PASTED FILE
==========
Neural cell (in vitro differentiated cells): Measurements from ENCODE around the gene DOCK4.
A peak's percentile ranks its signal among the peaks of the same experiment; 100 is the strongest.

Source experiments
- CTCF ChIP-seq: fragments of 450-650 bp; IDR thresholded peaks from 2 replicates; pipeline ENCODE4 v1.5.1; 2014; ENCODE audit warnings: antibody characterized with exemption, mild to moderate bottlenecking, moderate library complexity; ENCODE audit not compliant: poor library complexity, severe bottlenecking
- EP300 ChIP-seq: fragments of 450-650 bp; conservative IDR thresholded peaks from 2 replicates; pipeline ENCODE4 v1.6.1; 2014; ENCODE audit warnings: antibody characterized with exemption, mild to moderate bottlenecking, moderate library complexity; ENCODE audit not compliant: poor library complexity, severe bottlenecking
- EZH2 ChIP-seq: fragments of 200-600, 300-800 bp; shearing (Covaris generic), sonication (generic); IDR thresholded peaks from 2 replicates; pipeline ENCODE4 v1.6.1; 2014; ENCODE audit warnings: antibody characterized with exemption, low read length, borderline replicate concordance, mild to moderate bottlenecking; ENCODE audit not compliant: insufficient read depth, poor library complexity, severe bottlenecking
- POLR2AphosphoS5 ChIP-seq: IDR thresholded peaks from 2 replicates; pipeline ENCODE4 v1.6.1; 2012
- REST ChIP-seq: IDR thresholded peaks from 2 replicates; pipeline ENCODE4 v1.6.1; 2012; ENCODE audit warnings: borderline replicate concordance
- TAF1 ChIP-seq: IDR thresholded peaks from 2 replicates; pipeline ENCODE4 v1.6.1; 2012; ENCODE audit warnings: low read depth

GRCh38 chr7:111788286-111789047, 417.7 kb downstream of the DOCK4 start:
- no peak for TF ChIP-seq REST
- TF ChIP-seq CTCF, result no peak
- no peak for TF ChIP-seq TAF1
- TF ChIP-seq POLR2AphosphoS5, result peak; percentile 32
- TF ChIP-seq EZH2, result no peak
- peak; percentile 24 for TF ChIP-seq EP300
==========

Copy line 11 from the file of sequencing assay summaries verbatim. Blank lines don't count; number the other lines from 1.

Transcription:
- no peak for TF ChIP-seq REST